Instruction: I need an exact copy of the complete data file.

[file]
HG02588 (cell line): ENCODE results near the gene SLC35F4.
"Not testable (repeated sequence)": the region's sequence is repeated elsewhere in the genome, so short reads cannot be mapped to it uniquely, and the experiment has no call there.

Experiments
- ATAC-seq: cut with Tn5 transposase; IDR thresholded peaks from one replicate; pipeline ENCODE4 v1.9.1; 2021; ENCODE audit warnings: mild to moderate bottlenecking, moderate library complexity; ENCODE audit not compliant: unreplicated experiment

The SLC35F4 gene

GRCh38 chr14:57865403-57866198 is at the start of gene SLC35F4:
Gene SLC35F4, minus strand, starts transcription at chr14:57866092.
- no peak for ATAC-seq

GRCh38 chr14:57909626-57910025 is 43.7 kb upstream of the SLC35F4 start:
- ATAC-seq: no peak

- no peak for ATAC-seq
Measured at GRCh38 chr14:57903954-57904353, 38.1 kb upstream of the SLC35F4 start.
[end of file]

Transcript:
HG02588 (cell line): ENCODE results near the gene SLC35F4.
"Not testable (repeated sequence)": the region's sequence is repeated elsewhere in the genome, so short reads cannot be mapped to it uniquely, and the experiment has no call there.

Experiments
- ATAC-seq: cut with Tn5 transposase; IDR thresholded peaks from one replicate; pipeline ENCODE4 v1.9.1; 2021; ENCODE audit warnings: mild to moderate bottlenecking, moderate library complexity; ENCODE audit not compliant: unreplicated experiment

The SLC35F4 gene

GRCh38 chr14:57865403-57866198 is at the start of gene SLC35F4:
Gene SLC35F4, minus strand, starts transcription at chr14:57866092.
- no peak for ATAC-seq

GRCh38 chr14:57909626-57910025 is 43.7 kb upstream of the SLC35F4 start:
- ATAC-seq: no peak

- no peak for ATAC-seq
Measured at GRCh38 chr14:57903954-57904353, 38.1 kb upstream of the SLC35F4 start.